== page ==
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Education a ‘lifeline’ for NAN youth

Nishnawbe Aski Nation holding special Chief's Assembly on education to discuss granting more control to First Nation communities and providing youth with more traditional teachings
NAN Education
Wynona Gagnon of Aroland First Nation and Randall Crowe of Deer Lake First Nation are both members of the Nishnawbe Aski Nation Youth Council and were speaking at the NAN Chief's Assembly on Education. (Photo By Doug Diaczuk -

THUNDER BAY - Wynona Gagnon, a member of the Nishnawbe Aski Nation Youth Council, said when she is on the river, she is learning about geography and when she is being taught about the plants on the land, she is learning about agriculture.

These are the lessons she believes are missing when it comes to the education Indigenous youth receive and it’s time to update the curriculum by allowing First Nations more say in what is taught.

“That is absolutely crucial because we need to be able to incorporate our traditional ways and cultures and ways of life because not only is our culture important, but it is an education system in itself,” Gagnon said.

Traditional teaching was one of many topics up for discussion during a special NAN Chief's Assembly on education that opened in Thunder Bay on Tuesday.  

NAN Deputy Chief, Derek Fox, who handles the education portfolio, said ideas like traditional teaching or allowing students to remain in or near their home communities for school, are all related to First Nations having jurisdiction over their own education.

In December 2018, NAN and the federal government signed an education agreement-in-principle, which would allow for continued negotiations in granting First Nation communities control over education.   

According to Fox, 36 of the 49 NAN communities have signed onto the agreement.

“The plan there is to negotiate with the federal government to implement taking control of our own education system,” Fox said. “The hope is that at the end of four years, our communities will be able to say how they want their education systems to be run.”

What that control would look like will depend on each individual community, Fox said, but the crucial piece is that it is the communities making the decisions.

“It might be that one of our communities want to teach our kids just the language, culture, and hunting up to Grade 3 or 4,” Fox said. “This would enable them to do that. It might be that some communities want to stick with the current system and learn math and English and have all those skills for university. It might be a mix of the two. It’s going to be up to the community.”

Having those traditional teachings available, especially language, is very important in regaining a sense of identity and pride, said NAN Youth Council member, Randall Crowe.

“It’s really important because we need to gain our language back,” Crowe continued. “We need to gain our identity back, we need to gain our culture back and who we are as Nishnawbe people. I think it’s really important to implement these into the education.”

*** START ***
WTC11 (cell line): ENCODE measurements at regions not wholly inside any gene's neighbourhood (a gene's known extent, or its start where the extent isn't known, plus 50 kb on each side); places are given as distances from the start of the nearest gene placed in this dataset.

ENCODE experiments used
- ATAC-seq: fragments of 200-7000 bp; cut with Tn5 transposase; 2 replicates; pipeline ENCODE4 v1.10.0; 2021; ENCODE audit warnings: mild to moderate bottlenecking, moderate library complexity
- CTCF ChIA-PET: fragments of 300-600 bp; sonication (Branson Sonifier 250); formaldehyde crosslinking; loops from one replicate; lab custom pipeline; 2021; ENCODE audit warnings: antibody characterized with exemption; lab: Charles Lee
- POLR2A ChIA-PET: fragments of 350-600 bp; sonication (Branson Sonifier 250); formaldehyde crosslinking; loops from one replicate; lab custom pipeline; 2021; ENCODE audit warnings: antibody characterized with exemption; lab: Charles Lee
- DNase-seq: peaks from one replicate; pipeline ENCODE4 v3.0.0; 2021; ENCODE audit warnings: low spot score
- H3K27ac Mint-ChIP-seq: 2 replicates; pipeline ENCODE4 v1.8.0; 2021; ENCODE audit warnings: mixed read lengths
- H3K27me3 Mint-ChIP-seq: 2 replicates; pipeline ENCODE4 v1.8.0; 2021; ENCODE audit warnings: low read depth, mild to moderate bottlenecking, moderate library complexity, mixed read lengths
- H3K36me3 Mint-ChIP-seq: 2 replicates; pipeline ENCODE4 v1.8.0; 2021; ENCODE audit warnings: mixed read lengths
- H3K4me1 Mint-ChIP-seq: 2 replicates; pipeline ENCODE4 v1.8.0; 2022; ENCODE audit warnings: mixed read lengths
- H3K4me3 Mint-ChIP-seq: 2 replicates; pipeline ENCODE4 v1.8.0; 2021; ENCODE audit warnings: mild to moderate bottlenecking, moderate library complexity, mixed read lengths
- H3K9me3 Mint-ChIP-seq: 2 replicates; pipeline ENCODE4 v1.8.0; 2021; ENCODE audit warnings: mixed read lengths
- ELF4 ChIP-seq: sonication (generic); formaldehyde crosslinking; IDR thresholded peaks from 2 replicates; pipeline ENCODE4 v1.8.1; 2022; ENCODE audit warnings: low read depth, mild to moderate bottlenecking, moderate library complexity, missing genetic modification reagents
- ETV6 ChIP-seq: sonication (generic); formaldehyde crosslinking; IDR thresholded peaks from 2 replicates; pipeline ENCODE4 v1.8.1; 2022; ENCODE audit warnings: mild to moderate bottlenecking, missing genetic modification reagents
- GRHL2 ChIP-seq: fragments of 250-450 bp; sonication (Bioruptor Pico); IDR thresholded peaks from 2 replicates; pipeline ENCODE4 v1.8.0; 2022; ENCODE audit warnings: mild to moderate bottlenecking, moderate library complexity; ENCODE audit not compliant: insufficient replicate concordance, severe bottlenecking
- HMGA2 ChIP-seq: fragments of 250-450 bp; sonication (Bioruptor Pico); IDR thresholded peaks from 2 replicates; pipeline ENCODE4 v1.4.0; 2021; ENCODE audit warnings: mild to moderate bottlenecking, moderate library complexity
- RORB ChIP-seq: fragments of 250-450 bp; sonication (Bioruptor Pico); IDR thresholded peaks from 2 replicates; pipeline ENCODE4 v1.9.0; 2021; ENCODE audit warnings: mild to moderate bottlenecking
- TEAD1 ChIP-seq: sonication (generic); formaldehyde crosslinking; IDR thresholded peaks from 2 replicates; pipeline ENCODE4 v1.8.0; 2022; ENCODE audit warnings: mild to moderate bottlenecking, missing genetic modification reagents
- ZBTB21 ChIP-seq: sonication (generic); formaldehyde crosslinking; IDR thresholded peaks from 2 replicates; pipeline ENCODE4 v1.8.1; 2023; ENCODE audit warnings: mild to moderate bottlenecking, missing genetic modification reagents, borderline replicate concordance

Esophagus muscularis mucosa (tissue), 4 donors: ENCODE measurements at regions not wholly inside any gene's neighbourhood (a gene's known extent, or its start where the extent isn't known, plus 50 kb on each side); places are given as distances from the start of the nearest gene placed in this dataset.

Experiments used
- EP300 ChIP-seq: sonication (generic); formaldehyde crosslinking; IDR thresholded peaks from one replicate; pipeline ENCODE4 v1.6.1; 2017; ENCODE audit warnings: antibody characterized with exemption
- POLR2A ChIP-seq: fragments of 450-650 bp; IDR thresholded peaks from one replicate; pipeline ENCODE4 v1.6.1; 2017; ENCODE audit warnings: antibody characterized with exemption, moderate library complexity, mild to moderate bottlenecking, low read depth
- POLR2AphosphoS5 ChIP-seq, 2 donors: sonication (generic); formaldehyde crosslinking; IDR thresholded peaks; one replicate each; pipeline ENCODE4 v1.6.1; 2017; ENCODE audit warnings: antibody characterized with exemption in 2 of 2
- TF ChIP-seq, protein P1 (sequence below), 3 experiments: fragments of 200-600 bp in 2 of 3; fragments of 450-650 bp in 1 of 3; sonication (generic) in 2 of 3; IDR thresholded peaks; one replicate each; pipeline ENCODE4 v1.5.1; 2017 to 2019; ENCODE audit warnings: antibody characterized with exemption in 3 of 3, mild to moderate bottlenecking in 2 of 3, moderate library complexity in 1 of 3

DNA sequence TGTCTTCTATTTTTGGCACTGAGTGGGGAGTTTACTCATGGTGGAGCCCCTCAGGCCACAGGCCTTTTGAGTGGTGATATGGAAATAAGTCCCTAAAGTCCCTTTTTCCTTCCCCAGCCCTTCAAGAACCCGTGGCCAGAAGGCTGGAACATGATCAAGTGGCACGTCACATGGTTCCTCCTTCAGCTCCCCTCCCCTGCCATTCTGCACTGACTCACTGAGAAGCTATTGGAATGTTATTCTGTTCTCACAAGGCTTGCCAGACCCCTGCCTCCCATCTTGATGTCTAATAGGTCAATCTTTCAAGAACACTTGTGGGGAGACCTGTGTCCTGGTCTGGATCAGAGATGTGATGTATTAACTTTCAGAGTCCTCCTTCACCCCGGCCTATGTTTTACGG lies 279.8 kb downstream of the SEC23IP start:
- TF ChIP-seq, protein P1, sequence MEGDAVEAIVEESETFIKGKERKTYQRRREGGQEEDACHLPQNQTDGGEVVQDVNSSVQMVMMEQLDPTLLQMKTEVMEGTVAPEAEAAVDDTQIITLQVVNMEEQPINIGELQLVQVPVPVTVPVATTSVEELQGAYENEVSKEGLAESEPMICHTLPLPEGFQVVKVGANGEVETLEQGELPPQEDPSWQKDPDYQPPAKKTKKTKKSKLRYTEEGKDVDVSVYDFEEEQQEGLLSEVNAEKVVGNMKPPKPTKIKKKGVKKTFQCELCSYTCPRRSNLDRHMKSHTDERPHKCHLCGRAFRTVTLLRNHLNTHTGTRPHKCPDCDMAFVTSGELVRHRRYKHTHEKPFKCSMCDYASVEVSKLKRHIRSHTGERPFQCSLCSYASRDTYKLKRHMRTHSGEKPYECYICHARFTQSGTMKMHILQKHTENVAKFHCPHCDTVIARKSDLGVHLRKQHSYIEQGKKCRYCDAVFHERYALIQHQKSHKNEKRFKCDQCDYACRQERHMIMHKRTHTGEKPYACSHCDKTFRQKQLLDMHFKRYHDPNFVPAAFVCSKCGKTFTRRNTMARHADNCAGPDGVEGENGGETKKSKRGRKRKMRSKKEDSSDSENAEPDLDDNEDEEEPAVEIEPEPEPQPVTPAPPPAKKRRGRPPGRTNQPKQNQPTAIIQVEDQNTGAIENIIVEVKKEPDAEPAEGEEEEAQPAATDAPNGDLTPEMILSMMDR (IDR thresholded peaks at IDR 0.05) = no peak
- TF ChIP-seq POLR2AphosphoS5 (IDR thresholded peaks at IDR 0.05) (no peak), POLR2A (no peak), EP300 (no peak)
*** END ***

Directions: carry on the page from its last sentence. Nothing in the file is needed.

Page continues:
While granting First Nation communities jurisdiction over the education system and adding emphasis on traditional teachings would be beneficial to youth, Crowe said one of the biggest issues still facing Indigenous youth today are the challenges they face when forced to travel to large urban centres to continue their education.

“A lot of our youth are not used to the city life, they are used to being out in the land, and they are used to be out in the reserve,” he said. “So a lot of them, when they come out to the city, they get lonely, they miss their family, being out on the land.”

Crowe added that he recognizes the importance of youth experiencing the world outside their home communities, but there needs to be a way for them to take a little bit of that world with them, especially as part of their education.

Gagnon agrees, adding that youth often have trouble adapting to city life because they are away from the land.

“A lot of the youth need to come out of their communities to urban centres and they don’t have the proper amount of time to adjust and it takes a really big toll on the youth and the family and their overall mental wellbeing.”

“What can be done is to have more land-based programs within the education facilities these youth travel to in urban centres,” Gagnon said. “Making it important to go out on the land during the weekends, or having more classrooms out in rural areas and overall connecting with the land and the earth.”

Both Gagnon and Crowe say they have been speaking with youth in many NAN communities and will continue to speak out on their behalf to the chiefs during the assembly.

“A lot of times our youth get pushed aside,” Crowe said. “Our youth are our future, not only our future, but we are part of the present and having that youth voice is really important.”

Fox said those voices will be a crucial part of the discussion because it will be the youth who will one day become leaders. And to do so, they will need to rely on education, but learning, like it was for him, is about more than just sitting in a classroom or reading a textbook.

“The education system is something they rely on, at every level, whether it’s on reserve, off reserve, provincial, federal,” Fox said. “For our young people, for some of them, it’s a lifeline.”

Doug Diaczuk

About the Author: Doug Diaczuk

Doug Diaczuk is a reporter and award-winning author from Thunder Bay. He has a master’s degree in English from Lakehead University
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